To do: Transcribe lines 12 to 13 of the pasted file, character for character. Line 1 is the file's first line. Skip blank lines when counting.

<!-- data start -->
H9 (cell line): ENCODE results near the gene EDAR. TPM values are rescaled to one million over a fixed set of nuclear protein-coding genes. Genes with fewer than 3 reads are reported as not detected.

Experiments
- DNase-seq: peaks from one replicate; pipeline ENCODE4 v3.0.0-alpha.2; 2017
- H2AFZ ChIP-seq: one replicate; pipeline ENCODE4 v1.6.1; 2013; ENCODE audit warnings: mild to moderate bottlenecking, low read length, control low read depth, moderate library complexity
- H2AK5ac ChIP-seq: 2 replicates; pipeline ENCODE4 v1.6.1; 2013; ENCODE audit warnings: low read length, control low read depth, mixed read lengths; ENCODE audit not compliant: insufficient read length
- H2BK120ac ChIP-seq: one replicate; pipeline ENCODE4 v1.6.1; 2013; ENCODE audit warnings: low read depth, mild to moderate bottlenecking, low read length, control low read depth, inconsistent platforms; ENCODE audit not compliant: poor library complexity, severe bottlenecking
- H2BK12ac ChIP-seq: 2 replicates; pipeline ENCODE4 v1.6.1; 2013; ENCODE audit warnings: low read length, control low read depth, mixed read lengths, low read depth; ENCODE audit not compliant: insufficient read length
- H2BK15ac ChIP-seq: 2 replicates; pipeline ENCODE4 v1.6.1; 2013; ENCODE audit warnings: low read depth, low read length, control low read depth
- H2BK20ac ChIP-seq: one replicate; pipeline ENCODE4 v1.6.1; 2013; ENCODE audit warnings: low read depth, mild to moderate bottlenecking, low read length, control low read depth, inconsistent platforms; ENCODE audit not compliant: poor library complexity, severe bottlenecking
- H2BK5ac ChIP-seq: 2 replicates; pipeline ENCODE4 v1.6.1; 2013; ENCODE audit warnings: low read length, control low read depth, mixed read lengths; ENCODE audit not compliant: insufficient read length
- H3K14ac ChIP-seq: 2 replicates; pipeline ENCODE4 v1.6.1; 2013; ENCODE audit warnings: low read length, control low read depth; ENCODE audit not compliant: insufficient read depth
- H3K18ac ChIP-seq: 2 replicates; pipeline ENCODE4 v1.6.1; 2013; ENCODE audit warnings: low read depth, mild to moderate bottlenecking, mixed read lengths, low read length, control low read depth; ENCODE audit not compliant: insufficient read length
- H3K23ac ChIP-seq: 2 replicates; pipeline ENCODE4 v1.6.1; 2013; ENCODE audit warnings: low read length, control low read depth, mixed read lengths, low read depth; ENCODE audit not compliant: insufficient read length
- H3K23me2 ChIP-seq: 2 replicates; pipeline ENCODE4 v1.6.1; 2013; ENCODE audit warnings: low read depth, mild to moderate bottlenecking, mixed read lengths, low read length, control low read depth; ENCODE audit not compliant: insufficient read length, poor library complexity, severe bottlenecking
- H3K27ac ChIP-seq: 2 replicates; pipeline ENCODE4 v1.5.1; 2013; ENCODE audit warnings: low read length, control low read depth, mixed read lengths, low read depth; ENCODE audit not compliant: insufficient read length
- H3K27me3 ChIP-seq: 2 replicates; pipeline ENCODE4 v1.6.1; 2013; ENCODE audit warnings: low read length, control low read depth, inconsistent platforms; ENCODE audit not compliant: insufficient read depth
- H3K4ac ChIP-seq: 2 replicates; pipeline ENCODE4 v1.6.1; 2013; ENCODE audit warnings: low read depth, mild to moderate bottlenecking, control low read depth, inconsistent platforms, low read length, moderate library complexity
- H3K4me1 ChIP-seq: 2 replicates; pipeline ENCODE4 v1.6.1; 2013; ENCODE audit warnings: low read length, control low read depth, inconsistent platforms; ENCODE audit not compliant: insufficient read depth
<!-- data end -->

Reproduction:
- H3K18ac ChIP-seq: 2 replicates; pipeline ENCODE4 v1.6.1; 2013; ENCODE audit warnings: low read depth, mild to moderate bottlenecking, mixed read lengths, low read length, control low read depth; ENCODE audit not compliant: insufficient read length
- H3K23ac ChIP-seq: 2 replicates; pipeline ENCODE4 v1.6.1; 2013; ENCODE audit warnings: low read length, control low read depth, mixed read lengths, low read depth; ENCODE audit not compliant: insufficient read length